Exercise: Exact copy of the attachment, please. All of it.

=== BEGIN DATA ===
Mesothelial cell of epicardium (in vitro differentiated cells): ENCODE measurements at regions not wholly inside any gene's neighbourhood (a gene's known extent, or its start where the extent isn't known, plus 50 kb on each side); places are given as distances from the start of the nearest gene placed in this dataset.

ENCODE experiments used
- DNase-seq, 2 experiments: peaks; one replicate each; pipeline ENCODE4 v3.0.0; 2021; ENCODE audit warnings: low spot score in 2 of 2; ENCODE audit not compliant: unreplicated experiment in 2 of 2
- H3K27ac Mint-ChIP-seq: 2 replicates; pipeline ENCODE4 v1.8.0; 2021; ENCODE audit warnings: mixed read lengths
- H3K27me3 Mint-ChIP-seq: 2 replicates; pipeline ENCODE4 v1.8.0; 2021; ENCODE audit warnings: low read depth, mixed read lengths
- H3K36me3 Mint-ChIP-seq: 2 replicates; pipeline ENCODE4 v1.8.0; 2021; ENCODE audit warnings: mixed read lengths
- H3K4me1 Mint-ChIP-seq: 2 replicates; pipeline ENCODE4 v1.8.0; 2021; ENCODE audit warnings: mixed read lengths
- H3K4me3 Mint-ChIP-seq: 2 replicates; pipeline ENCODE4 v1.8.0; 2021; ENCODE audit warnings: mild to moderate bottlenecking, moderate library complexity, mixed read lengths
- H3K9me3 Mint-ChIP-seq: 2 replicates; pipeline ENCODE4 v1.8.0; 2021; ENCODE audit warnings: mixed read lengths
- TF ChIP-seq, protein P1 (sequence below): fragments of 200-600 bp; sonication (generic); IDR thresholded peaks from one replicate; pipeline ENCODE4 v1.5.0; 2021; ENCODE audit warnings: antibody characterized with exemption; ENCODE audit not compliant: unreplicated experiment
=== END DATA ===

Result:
Mesothelial cell of epicardium (in vitro differentiated cells): ENCODE measurements at regions not wholly inside any gene's neighbourhood (a gene's known extent, or its start where the extent isn't known, plus 50 kb on each side); places are given as distances from the start of the nearest gene placed in this dataset.

ENCODE experiments used
- DNase-seq, 2 experiments: peaks; one replicate each; pipeline ENCODE4 v3.0.0; 2021; ENCODE audit warnings: low spot score in 2 of 2; ENCODE audit not compliant: unreplicated experiment in 2 of 2
- H3K27ac Mint-ChIP-seq: 2 replicates; pipeline ENCODE4 v1.8.0; 2021; ENCODE audit warnings: mixed read lengths
- H3K27me3 Mint-ChIP-seq: 2 replicates; pipeline ENCODE4 v1.8.0; 2021; ENCODE audit warnings: low read depth, mixed read lengths
- H3K36me3 Mint-ChIP-seq: 2 replicates; pipeline ENCODE4 v1.8.0; 2021; ENCODE audit warnings: mixed read lengths
- H3K4me1 Mint-ChIP-seq: 2 replicates; pipeline ENCODE4 v1.8.0; 2021; ENCODE audit warnings: mixed read lengths
- H3K4me3 Mint-ChIP-seq: 2 replicates; pipeline ENCODE4 v1.8.0; 2021; ENCODE audit warnings: mild to moderate bottlenecking, moderate library complexity, mixed read lengths
- H3K9me3 Mint-ChIP-seq: 2 replicates; pipeline ENCODE4 v1.8.0; 2021; ENCODE audit warnings: mixed read lengths
- TF ChIP-seq, protein P1 (sequence below): fragments of 200-600 bp; sonication (generic); IDR thresholded peaks from one replicate; pipeline ENCODE4 v1.5.0; 2021; ENCODE audit warnings: antibody characterized with exemption; ENCODE audit not compliant: unreplicated experiment